The next step was the application of the method to collect the data and classify the system’s websites according to the information about accessibility that they provide. This application was carried out during the months of November and December 2019 and January 2020. In order to lower the risk of bias in the collection, all the systems were checked by at least two different researchers and, in the rare cases when divergence in the results appeared, the system was checked again by the previous two researchers that collected the data and then by a third one. These differences occurred mostly in cases where the system’s website was not satisfactorily translated or due to human error during the application process.
As explained before, the application of the method starts with the search of the URL address of the system’s official website, using a free internet search engine such as Google [91], Baidu [92], or Bing [93]. The search was done using the keyword “name-of-the-city metro” and other similar expressions. It is worth mentioning that we decided to exclusively consider official websites in this study, because they are expected to provide more detailed and reliable information. In fact, studies suggest that government-run websites are superior, in terms of quality and quantity of information provided, when compared with private sector websites [46] and urban rail systems are usually operated by the public sector alone or by a public–private partnership [94]. It should be mentioned that, by official website, we mean not only the website of the system itself but, particularly in the absence of one, other official websites such as one provided by the city government, the ministry of tourism or other government websites.
At this point, it is worth highlighting that the results represent the overall provision of information about accessibility in the city, considering the entire urban rail network. It is important to note that this study did not have the intention of identifying the accessibility of the system itself, as the focus is on the provision of information about accessibility. Thus, in cases where the city has many different systems, the method was applied separately to all the system’s websites and then compared, in order to present a single result that represents the status of the city.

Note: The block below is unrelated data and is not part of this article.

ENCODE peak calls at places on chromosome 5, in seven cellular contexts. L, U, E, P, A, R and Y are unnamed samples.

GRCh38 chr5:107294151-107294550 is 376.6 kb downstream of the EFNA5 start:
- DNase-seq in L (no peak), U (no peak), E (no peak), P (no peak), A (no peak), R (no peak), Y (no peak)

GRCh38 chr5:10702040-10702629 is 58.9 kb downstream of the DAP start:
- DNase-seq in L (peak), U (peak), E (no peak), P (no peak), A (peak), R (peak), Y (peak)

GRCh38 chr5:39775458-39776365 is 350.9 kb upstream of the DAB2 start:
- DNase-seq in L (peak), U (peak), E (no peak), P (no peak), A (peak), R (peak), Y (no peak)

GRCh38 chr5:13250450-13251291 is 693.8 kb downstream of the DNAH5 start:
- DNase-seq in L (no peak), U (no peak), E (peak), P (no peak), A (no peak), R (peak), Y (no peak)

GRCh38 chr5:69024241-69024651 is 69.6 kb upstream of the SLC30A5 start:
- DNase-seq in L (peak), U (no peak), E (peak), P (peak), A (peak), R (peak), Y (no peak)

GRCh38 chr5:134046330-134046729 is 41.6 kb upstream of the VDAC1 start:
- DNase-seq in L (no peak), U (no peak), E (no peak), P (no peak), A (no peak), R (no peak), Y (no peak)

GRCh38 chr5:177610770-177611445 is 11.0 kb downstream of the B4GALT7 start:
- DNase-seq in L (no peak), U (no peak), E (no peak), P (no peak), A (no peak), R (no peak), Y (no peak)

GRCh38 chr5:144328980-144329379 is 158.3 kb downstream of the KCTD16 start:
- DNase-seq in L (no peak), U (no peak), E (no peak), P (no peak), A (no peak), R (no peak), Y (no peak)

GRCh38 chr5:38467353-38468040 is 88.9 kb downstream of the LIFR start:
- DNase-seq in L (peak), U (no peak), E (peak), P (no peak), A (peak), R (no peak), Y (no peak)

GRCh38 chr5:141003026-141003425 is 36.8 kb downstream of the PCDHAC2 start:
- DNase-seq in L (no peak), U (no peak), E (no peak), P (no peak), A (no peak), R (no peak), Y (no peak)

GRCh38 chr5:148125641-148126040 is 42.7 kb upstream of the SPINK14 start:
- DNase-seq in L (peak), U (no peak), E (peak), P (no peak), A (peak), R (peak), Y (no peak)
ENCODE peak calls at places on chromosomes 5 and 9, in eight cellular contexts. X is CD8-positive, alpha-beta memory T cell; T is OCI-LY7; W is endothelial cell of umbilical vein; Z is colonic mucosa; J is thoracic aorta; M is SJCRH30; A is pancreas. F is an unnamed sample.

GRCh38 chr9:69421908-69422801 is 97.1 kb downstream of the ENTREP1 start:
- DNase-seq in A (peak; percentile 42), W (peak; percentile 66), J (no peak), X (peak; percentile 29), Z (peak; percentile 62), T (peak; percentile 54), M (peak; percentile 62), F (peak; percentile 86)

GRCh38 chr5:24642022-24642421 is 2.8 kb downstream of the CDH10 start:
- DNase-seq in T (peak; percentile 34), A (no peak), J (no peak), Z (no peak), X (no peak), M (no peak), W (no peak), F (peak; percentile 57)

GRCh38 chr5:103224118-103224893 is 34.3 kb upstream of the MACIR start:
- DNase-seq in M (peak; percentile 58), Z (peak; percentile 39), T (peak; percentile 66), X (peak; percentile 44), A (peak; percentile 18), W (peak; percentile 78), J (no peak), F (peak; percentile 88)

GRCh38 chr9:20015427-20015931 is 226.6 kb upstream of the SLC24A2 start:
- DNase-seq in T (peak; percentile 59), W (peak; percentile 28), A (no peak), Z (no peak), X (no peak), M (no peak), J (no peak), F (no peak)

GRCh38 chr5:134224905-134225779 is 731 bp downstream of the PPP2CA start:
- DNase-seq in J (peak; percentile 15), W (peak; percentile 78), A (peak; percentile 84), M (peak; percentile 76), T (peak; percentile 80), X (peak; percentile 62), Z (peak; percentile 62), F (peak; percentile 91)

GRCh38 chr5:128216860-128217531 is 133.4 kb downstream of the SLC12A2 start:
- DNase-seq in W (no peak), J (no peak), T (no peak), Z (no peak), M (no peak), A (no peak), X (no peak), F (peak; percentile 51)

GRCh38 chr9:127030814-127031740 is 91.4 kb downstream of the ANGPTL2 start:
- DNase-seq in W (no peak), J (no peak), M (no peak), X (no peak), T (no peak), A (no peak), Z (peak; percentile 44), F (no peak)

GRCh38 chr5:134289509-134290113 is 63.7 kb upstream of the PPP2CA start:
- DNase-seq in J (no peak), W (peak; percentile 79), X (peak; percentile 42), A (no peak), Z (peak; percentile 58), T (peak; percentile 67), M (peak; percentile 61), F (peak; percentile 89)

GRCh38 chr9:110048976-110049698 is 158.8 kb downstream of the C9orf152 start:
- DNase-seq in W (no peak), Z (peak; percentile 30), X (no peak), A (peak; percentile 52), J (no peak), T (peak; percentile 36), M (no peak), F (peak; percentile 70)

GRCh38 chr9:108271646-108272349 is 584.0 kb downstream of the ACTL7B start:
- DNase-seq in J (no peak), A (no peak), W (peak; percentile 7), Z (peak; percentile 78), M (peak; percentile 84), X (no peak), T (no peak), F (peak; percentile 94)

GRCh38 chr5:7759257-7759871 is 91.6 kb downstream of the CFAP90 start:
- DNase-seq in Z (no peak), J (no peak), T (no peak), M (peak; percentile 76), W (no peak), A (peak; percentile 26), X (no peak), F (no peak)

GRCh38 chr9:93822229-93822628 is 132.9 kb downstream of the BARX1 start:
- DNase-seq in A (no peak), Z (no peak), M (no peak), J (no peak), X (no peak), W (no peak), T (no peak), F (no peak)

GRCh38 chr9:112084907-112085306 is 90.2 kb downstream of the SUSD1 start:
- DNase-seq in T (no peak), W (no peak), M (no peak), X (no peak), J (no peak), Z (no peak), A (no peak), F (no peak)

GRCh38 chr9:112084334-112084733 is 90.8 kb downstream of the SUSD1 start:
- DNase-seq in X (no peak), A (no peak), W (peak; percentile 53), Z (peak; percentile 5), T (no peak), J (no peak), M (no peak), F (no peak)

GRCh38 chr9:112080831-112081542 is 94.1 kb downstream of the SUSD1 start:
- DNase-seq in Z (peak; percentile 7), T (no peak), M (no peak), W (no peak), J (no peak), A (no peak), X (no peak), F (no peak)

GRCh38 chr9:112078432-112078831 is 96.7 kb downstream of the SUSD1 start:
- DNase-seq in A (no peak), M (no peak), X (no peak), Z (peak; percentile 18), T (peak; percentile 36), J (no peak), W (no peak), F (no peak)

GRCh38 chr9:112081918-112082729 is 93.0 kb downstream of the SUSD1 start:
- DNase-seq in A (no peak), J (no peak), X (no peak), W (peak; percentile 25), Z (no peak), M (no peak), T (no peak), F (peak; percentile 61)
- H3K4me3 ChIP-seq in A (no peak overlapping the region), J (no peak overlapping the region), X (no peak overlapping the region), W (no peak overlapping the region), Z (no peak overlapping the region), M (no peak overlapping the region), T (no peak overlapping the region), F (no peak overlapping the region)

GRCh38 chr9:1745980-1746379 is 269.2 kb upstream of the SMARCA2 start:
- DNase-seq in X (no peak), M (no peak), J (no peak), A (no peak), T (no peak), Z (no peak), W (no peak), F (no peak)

Once the official website of the system was found, we proceeded to the next step, which consisted of accessing the website to check if it has an English version or if it can be translated using a free translation tool such as Google Translator [95]. Then, we continued the application of the method, following the sequence presented in the flowchart of Figure 2 and the guidance detailed in Table 3. The website URL address, the result for each one of the steps (indicators) and the final classification (output) of the systems were gathered in an Excel file to be later used to facilitate the systematization of the results and the analyses.

3.4. Fourth Step: Results and Analysis

After finishing the application of the method to classify the websites of the 212 systems worldwide, according to the information about the accessibility that they provide, we proceeded to the results and analysis phase. Descriptive statistics were used to organize the data, creating groups, and assigning percentage values to make manipulation, comparison and interpretation of the results obtained easier [96]. The results were also grouped by continent and by geographical region, according to the division proposed under the M49 standard of the United Nations [97]. The grouping of the data into continents and regions was carried out to enable the evaluation of any existing local trends and to allow comparison of the results at different levels of analysis.

3.5. Fifth Step: Discussion

Finally, once the results were presented, we moved to the discussion phase. In the discussion section, we list the main results of the application of the method to the websites of the urban rail systems around the world. We also point out some aspects that should be taken into consideration and that can provide insights regarding the results. Lastly, the performance of the method itself is also analyzed and some limitations are discussed, as well as offering some suggestions for future work.

4. Results

The classification method proposed in this study was used to assess the information about accessibility available on the official websites of the world’s 212 urban rail systems. The research found that there are urban rail systems on all five continents. Asia is the continent with the largest number of systems (86), which represents 41% of the total. China stands out, with 30 systems, which represents almost 35% of the systems on the continent and 14% of the world total. Europe is the second continent in number of systems, with 37% of the total (78 systems). The continent also has the second country in number of systems. Germany has 19 systems, which corresponds to approximately 9% of the 212 world systems and 24% of the systems on the European continent. The Americas, which here includes Northern America, Latin America and the Caribbean, have a total of 45 systems, 21% of the total. The United States of America also occupies the second position in number of systems, tying with Germany on 19 systems. The country alone also accounts for 42% of the systems on the continent. In contrast, Africa and Oceania figure far behind the other continents. Africa only has two systems and Oceania only has one, which means that each one of those two continents has less than 1% of the total number of systems.